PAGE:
ProWritingAid

The Pensters

750 Words

Story Wars

Keep practicing. Write on.

Bypass The Block

Suffering from writer’s block sometimes feels like the worst thing in the world to have happen to you, especially if you are on a deadline or if you only have a short amount of time each day to work on your writing. Fortunately, there are many things that writers can do to get their creative juices flowing again. Some of these suggestions include getting some form of exercise/take a walk to clear your mind and get some fresh air or distract your mind by reading a book or magazine unrelated to your writing (mentioned in my previous post). Sometimes, breaks like these just don’t work so I was really happy when I caught an article today in The Huffington Post which focused on getting kids to ‘like’ creative writing. I think the tools/exercises mentioned in the article will also help to get any writer, of any age, out of a ‘funk.’

The article is titled ‘2 Great Exercises to Help Kids Love Creative Writing’ by Brett Murphy Hunt, a College English Lecturer. In the article she talks about two techniques to improve children’s interest in creative writing. The first technique that she offered is called “Word Association Exercise.” The way it works is that someone (or the teacher) is supposed to give you a series of words and then the writer is to write down the first word that pops into his or her head, next to the word given to them. After all the words are given, the writer is supposed to circle a group of words that create the strongest visual for them and hopefully this will inspire some free or new writing/ideas.

If you don’t have someone to do a similar exercise like this with, I have a solution. Look at a random newspaper, magazine, or online article or a bunch of different articles. Pick out some words out of an article and then next to the words you select write the first word that pops into your mind. This exercise will be helpful for people who just need to jump start their creative juices and wake their mind up again.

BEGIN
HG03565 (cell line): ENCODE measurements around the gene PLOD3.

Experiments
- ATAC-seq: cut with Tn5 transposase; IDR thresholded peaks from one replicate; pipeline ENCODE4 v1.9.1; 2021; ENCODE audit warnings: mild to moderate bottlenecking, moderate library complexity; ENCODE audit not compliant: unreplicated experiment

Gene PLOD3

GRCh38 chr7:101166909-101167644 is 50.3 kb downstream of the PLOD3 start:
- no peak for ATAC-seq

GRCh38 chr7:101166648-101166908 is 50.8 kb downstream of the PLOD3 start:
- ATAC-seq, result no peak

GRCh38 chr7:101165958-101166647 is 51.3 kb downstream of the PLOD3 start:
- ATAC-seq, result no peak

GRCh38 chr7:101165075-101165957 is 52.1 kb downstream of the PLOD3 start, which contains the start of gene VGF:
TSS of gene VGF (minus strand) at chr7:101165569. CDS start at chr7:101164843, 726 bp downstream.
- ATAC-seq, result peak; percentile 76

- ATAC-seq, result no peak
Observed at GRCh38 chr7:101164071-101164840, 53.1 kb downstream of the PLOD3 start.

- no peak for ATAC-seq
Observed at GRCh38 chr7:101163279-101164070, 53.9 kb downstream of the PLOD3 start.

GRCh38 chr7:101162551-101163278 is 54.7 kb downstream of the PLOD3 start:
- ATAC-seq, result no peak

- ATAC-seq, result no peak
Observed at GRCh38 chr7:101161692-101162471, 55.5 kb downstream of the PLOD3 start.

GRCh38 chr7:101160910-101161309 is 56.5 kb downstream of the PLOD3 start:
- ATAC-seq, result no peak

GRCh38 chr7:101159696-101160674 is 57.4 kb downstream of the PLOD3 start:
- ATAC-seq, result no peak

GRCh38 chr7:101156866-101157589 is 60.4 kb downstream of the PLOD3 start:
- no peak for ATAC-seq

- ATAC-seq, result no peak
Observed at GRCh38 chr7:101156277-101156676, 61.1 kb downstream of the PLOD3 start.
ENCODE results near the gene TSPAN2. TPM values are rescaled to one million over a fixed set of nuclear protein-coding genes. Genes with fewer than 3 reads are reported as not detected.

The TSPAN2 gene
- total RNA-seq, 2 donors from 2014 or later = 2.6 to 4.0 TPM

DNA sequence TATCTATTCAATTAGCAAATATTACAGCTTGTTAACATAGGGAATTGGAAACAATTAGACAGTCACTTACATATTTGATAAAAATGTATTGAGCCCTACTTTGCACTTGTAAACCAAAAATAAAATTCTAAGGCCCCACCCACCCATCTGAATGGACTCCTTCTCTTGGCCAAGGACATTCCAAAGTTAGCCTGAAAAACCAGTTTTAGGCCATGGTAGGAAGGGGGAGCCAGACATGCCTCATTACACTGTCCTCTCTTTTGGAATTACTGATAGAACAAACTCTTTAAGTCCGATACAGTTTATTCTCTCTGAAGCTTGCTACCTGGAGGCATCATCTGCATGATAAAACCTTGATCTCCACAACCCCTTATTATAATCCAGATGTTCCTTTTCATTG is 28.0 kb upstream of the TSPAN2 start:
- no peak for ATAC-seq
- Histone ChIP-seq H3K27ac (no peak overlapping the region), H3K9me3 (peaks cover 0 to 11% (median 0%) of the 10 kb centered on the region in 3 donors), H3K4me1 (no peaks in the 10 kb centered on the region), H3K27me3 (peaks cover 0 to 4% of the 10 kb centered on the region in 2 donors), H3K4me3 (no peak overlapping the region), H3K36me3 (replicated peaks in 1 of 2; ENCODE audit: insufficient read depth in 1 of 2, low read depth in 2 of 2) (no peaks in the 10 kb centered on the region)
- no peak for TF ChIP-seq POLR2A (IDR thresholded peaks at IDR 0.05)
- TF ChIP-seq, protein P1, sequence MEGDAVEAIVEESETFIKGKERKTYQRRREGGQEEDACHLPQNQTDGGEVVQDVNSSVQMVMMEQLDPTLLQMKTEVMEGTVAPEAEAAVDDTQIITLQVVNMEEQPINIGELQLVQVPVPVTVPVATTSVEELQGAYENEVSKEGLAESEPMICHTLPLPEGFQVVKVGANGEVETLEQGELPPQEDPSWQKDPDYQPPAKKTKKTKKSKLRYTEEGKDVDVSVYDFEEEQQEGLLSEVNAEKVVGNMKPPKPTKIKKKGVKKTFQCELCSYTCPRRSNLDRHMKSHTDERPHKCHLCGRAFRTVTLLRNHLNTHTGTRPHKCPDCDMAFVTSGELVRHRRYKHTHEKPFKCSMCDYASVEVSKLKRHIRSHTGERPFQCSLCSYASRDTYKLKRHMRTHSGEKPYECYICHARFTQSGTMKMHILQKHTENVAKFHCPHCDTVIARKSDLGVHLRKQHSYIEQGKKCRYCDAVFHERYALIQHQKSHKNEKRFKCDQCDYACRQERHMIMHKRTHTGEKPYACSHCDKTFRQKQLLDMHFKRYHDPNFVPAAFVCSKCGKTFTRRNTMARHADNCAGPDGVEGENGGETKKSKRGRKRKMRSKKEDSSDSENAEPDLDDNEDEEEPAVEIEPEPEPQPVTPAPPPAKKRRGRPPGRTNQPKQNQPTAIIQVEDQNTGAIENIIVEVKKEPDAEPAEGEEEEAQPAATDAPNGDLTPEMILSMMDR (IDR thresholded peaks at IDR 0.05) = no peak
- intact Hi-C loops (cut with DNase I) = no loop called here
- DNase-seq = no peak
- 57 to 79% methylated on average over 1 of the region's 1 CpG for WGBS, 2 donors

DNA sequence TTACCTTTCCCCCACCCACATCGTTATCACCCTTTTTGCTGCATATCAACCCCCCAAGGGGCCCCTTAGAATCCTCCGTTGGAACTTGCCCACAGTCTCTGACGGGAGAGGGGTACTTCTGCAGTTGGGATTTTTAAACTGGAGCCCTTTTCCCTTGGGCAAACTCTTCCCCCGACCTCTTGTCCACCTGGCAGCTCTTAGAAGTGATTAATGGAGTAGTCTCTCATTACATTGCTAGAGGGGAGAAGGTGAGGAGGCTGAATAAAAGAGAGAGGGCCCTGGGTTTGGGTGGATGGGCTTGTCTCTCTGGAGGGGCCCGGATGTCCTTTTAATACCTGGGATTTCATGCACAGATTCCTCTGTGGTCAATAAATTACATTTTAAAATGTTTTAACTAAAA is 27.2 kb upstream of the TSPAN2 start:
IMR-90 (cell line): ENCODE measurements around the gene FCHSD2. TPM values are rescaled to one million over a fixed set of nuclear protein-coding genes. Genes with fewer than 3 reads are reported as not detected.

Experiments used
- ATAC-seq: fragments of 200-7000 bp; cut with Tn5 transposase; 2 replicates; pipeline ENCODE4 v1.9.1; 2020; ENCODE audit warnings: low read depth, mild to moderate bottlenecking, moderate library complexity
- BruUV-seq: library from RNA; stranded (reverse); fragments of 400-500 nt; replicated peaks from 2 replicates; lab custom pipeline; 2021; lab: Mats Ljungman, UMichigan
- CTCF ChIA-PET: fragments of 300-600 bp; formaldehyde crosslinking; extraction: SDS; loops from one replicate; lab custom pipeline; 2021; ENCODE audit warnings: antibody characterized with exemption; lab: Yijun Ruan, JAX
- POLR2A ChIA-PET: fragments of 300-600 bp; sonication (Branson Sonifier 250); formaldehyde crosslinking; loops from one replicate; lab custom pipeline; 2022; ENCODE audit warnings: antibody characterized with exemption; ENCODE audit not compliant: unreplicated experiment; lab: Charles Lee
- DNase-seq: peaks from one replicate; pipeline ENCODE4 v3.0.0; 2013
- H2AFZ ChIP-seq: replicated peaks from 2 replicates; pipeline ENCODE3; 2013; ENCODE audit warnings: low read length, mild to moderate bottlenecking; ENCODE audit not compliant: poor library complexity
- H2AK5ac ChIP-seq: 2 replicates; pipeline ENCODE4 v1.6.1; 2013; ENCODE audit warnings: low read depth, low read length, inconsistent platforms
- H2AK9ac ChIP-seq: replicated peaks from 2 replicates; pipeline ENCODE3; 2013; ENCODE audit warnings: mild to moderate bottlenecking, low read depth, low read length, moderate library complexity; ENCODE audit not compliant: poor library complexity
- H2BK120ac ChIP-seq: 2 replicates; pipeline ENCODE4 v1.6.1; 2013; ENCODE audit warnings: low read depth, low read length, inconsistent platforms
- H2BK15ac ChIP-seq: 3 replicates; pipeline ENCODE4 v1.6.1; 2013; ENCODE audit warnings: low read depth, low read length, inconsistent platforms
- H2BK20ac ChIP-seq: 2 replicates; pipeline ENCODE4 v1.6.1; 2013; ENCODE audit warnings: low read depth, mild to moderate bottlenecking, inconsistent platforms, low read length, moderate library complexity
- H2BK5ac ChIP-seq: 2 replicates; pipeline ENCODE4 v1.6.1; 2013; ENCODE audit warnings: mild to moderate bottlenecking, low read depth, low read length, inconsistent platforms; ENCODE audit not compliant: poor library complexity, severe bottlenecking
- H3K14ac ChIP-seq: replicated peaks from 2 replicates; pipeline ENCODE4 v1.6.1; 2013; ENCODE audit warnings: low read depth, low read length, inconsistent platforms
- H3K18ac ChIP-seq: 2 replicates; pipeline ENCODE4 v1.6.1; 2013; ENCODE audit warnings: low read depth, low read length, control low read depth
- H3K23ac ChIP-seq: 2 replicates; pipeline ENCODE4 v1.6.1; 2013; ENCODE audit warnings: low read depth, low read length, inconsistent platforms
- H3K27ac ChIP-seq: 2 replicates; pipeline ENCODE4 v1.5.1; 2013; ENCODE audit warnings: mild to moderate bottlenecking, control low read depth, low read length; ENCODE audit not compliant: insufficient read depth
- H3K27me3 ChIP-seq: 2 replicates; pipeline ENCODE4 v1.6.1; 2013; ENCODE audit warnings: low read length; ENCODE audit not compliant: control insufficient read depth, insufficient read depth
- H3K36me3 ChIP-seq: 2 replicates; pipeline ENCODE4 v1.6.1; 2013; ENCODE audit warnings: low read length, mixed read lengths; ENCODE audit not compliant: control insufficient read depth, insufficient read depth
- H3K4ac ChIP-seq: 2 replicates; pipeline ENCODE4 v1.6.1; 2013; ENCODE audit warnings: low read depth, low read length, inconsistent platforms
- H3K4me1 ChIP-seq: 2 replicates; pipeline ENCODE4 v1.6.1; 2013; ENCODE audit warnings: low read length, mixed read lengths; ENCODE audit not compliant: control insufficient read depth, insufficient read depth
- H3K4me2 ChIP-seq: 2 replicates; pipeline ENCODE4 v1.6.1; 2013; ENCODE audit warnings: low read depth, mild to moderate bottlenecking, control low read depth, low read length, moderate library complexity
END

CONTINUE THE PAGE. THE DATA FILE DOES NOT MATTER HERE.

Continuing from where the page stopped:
The next exercise that Brett presents to her students is a “Partnered Story,” which is exactly what you think it is. The teacher writes the first line of a chapter then passes the notebook to the student, who then writes the second line. The teacher and student go back and forth like this for as long as needed, until the imagination is flowing again.

Again, you will need someone else to do this exercise with- a friend, sibling, parent, or even pen pal. If you don’t have someone to do this exercise with then I would suggest using the internet as your other person. Go to a comment section of any article you can find and take a comment that you find interesting and add a second sentence to it. Odds are (if it is an interesting enough comment) you will get a response, and then you can keep on going with it.  The sentences don’t have to relate to anything you are writing or something you would ever want to write, they just need to rev your mind back into gear. They could be completely funny and out of context just to elicit a visceral response from an unsuspecting reader. The more fun you have with it, the more you will gain.

Although both these exercises are described to be used in the context of students in a classroom, I think they are both wonderful exercises for writers of any age. They will certainly help to ignite a spark in the creative mind and help get stuck writers unstuck. The hardest part of being stuck is getting unstuck and any help we can get is always appreciated. Write on.